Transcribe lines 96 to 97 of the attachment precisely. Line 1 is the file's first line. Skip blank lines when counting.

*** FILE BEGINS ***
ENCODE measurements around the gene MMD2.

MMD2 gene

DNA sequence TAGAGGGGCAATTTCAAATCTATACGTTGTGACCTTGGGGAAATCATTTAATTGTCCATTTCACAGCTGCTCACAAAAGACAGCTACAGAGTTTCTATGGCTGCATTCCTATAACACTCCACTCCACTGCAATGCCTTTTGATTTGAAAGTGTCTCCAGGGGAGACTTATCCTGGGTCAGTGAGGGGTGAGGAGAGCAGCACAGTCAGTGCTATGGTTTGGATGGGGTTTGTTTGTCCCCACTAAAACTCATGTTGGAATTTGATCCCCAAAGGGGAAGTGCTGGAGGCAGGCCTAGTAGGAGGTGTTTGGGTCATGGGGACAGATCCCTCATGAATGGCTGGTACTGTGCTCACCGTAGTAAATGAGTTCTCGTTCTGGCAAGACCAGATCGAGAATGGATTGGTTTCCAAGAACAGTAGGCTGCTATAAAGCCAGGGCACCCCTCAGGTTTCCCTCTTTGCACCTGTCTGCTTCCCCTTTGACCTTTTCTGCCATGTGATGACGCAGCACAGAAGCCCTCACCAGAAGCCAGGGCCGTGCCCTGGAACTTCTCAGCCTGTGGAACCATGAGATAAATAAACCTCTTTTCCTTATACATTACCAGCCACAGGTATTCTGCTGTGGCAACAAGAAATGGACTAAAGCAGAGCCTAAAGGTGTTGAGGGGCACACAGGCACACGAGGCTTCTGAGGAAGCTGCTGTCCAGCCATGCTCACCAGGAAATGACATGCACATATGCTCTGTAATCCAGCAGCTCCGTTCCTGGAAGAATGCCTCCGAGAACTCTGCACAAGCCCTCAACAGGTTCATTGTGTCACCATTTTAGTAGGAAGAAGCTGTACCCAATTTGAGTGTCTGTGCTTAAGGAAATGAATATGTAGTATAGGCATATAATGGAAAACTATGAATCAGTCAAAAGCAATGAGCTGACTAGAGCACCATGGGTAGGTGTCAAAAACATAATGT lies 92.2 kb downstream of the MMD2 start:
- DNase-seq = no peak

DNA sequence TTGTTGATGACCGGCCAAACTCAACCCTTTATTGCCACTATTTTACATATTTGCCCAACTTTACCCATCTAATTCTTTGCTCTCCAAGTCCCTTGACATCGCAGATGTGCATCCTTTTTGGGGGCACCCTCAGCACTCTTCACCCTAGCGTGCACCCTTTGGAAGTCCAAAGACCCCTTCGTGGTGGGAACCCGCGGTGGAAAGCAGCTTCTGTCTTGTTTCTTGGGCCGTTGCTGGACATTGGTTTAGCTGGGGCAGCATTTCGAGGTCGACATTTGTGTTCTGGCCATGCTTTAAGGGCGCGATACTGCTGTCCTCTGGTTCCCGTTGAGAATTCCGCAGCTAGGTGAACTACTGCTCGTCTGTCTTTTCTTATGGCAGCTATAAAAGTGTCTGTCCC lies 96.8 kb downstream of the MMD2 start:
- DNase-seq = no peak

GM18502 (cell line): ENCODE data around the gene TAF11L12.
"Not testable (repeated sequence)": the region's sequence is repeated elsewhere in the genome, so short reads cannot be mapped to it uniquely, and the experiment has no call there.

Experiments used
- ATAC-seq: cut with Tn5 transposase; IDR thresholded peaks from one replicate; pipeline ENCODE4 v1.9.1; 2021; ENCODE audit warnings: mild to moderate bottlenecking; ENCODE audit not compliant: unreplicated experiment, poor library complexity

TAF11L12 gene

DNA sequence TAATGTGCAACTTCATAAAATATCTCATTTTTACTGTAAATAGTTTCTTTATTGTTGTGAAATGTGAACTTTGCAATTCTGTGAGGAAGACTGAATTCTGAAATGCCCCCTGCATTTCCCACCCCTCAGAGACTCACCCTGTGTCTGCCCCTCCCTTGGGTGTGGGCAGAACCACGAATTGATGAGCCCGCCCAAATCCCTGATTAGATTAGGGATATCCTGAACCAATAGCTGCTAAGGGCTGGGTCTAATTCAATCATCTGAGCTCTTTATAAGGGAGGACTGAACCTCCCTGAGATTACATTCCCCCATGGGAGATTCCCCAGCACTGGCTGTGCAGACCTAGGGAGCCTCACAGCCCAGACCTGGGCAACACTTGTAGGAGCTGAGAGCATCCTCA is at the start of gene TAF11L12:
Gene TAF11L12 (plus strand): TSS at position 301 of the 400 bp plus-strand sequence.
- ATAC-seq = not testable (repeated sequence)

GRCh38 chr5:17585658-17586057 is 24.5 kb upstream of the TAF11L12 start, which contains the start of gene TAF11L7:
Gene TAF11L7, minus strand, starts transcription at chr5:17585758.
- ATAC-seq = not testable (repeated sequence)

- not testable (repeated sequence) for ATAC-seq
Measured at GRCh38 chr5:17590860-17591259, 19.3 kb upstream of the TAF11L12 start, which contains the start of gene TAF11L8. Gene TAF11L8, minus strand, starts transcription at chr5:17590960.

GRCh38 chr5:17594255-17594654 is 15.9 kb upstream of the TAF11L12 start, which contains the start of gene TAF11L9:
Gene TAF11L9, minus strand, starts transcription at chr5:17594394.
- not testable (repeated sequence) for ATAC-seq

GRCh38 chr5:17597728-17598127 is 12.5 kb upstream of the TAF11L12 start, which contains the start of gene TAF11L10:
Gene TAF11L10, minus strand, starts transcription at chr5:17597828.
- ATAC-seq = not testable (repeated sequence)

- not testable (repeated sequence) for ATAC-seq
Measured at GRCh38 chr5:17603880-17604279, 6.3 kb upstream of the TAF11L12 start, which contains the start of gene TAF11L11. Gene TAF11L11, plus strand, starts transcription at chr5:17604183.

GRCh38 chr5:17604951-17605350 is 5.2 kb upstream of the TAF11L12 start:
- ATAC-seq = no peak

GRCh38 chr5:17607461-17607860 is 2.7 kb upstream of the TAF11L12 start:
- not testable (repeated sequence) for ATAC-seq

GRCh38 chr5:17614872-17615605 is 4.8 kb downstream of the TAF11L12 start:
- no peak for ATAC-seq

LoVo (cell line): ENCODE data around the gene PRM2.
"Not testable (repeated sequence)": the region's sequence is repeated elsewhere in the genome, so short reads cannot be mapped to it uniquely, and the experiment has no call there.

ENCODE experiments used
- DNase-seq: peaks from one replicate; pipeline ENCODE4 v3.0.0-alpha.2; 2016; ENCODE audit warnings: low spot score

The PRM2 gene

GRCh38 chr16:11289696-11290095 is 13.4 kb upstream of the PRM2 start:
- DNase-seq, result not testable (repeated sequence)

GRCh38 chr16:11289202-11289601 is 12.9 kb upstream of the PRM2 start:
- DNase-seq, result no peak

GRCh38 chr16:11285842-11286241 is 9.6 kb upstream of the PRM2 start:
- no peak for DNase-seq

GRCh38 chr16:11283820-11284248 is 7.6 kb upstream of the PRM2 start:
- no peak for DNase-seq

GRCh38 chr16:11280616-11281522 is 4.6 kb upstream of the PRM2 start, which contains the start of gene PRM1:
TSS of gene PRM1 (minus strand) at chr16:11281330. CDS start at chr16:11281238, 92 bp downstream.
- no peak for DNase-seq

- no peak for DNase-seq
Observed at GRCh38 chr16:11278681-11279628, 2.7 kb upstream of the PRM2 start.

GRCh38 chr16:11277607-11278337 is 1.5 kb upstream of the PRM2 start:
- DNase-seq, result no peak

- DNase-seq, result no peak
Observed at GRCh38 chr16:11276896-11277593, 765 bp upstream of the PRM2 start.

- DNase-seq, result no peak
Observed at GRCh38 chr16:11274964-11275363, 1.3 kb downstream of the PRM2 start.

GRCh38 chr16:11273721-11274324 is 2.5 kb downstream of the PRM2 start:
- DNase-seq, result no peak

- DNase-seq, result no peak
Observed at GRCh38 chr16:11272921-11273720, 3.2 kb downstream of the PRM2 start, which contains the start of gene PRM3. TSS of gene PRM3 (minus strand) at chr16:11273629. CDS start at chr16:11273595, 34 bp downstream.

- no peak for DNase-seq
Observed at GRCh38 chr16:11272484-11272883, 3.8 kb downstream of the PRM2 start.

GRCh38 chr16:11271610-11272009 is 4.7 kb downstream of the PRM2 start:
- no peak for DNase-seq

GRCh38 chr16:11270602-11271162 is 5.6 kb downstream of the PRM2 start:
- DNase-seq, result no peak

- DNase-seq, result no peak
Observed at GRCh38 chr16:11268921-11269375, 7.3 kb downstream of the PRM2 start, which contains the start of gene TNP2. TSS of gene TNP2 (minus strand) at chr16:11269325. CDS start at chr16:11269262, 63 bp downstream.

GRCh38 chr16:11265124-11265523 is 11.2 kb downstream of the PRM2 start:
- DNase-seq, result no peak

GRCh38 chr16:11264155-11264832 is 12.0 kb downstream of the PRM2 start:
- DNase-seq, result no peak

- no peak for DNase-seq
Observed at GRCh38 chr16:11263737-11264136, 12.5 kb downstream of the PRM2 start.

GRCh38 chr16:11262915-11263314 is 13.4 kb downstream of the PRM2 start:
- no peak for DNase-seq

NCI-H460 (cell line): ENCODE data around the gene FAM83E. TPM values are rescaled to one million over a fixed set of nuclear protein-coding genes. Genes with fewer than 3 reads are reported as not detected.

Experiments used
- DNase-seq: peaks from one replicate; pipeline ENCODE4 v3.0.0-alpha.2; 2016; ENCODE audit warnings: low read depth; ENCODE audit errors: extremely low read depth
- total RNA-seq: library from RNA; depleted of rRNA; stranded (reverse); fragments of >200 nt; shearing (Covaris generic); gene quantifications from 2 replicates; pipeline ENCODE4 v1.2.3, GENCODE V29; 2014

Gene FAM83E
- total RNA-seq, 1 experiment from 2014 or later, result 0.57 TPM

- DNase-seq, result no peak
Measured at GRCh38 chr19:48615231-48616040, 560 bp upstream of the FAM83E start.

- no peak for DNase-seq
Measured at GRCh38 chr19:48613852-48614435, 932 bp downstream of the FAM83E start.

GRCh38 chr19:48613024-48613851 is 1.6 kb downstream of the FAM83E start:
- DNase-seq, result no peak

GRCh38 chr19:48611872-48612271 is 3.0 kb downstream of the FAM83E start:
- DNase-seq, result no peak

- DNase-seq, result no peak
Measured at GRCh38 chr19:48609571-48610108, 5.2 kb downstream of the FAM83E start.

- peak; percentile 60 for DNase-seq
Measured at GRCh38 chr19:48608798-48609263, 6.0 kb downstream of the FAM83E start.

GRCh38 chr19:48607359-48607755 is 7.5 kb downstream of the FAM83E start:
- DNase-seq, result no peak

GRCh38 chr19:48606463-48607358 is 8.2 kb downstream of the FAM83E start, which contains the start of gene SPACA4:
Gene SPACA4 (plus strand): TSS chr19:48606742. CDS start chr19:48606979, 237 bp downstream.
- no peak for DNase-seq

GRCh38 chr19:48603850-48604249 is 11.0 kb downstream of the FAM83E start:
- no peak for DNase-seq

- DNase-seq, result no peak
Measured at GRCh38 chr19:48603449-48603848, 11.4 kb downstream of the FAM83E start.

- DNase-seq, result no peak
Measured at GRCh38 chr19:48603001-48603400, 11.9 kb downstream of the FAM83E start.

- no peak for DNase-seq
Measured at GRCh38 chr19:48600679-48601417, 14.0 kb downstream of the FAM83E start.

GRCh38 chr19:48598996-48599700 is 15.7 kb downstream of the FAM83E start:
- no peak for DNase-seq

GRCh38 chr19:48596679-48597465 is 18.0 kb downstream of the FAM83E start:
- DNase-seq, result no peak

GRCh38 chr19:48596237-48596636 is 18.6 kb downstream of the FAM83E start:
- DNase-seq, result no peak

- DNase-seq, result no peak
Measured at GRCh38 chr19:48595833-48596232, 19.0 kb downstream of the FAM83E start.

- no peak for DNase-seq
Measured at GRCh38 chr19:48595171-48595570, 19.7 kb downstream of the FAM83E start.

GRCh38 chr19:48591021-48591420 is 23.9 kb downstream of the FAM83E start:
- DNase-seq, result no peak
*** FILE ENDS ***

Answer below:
GRCh38 chr19:48607359-48607755 is 7.5 kb downstream of the FAM83E start:
- DNase-seq, result no peak